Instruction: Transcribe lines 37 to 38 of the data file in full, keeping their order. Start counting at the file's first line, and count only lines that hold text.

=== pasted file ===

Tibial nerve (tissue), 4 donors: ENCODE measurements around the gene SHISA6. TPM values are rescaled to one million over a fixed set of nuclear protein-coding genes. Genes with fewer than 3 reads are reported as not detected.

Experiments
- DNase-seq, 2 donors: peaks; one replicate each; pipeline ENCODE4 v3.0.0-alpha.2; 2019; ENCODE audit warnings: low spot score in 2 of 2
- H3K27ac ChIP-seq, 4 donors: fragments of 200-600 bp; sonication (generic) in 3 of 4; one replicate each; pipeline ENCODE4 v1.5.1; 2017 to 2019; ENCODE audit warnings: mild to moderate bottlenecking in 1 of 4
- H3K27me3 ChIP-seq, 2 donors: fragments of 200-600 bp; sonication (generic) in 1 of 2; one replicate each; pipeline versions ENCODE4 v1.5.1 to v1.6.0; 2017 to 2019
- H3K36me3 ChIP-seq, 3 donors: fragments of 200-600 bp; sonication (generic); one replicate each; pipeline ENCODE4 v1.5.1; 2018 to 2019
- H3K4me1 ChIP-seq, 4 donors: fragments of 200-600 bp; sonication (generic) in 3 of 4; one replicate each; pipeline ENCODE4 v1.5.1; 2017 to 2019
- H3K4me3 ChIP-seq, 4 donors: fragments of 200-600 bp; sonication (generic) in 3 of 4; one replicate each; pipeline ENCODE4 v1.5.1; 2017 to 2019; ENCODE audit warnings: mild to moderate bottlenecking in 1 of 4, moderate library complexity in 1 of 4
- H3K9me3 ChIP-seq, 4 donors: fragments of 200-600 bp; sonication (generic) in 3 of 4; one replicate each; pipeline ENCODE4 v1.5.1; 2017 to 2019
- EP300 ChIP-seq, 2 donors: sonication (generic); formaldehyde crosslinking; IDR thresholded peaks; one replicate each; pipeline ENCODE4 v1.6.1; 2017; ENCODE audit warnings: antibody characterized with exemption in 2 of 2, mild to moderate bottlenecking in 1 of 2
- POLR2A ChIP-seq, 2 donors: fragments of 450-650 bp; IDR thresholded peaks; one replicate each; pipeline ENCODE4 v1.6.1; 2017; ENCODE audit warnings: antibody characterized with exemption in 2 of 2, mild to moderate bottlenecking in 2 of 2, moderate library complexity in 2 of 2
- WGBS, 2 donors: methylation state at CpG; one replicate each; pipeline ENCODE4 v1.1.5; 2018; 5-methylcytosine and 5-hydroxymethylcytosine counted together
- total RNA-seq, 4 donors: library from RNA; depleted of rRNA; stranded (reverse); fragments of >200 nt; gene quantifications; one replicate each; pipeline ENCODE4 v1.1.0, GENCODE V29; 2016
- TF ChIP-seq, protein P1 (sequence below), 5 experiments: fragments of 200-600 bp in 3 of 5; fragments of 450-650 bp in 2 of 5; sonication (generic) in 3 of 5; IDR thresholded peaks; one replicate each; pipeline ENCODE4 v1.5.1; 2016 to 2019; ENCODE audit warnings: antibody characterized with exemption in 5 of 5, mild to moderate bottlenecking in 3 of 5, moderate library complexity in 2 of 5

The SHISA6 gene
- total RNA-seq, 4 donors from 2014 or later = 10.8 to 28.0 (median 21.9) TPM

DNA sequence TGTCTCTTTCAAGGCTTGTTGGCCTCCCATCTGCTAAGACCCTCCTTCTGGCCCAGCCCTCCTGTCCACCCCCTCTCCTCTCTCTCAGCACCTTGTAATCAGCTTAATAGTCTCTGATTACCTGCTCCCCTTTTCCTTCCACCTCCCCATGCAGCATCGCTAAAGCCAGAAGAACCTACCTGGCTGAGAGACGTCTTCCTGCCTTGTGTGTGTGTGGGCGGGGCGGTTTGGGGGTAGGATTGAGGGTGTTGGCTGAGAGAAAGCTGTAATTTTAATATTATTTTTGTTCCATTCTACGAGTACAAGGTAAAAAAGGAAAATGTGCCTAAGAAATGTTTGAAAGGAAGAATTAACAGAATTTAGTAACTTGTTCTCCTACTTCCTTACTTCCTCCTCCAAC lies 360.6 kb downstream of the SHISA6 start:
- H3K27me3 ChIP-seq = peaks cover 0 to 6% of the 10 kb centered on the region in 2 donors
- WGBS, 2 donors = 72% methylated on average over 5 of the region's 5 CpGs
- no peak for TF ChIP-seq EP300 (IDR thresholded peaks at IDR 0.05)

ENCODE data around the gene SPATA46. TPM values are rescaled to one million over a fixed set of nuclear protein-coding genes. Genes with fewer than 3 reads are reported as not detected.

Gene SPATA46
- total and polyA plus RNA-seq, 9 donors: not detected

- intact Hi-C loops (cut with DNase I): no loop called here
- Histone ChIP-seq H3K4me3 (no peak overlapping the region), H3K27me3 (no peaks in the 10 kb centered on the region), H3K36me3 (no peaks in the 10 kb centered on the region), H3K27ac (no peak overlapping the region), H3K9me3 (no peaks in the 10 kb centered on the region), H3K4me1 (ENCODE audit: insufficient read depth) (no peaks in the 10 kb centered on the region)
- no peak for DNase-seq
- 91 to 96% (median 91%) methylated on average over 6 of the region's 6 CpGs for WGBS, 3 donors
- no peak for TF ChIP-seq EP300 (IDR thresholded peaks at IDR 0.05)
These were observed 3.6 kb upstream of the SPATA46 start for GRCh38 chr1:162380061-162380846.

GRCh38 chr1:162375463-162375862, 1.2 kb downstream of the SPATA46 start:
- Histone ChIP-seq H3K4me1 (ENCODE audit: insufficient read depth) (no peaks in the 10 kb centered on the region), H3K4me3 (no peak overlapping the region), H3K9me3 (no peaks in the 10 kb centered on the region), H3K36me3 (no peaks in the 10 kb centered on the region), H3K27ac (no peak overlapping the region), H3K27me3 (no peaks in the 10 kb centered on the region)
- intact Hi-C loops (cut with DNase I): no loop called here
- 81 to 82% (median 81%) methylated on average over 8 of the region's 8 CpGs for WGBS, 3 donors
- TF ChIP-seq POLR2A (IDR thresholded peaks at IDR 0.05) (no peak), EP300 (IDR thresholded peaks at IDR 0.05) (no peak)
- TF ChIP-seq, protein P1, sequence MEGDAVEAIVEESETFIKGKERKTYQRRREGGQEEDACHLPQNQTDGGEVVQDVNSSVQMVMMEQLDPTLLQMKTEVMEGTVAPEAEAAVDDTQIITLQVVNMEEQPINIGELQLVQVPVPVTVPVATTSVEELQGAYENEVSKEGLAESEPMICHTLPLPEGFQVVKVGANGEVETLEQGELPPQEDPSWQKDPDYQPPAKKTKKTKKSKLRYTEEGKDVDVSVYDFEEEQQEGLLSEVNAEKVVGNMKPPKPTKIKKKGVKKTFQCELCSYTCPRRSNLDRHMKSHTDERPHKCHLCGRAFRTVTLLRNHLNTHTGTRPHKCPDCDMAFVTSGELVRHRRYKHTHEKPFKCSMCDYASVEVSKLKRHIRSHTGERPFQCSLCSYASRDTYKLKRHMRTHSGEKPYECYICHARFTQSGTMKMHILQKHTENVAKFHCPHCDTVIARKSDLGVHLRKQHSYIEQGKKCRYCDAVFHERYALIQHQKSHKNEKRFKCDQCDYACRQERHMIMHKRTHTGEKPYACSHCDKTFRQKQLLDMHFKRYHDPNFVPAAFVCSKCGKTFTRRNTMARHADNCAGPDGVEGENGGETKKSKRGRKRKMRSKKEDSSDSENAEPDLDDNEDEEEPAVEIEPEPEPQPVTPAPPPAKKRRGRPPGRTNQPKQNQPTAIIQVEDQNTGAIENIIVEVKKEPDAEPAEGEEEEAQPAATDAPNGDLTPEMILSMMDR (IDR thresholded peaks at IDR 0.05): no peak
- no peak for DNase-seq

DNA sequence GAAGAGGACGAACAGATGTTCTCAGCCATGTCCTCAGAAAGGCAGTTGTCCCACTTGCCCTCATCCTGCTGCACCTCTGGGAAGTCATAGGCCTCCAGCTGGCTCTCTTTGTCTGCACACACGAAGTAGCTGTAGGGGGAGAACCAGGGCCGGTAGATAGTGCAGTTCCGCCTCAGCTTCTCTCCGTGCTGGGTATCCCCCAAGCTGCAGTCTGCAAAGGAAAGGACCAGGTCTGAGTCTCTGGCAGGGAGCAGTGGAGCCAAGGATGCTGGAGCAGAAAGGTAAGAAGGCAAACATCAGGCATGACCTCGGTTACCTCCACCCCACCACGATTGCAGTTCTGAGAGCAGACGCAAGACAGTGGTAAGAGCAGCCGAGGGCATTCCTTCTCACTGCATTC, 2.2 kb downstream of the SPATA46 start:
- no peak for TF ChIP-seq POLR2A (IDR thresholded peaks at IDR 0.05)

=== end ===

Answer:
DNA sequence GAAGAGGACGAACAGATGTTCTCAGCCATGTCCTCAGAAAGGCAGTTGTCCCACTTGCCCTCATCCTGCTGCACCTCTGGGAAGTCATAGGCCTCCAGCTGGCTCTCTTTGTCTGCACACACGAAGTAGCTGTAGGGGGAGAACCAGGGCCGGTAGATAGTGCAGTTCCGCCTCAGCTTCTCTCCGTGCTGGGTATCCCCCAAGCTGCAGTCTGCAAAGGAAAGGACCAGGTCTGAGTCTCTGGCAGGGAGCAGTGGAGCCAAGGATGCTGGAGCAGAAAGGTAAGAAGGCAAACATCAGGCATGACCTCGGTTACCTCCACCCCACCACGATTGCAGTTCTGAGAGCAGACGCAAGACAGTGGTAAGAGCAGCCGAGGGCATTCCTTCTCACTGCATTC, 2.2 kb downstream of the SPATA46 start:
- no peak for TF ChIP-seq POLR2A (IDR thresholded peaks at IDR 0.05)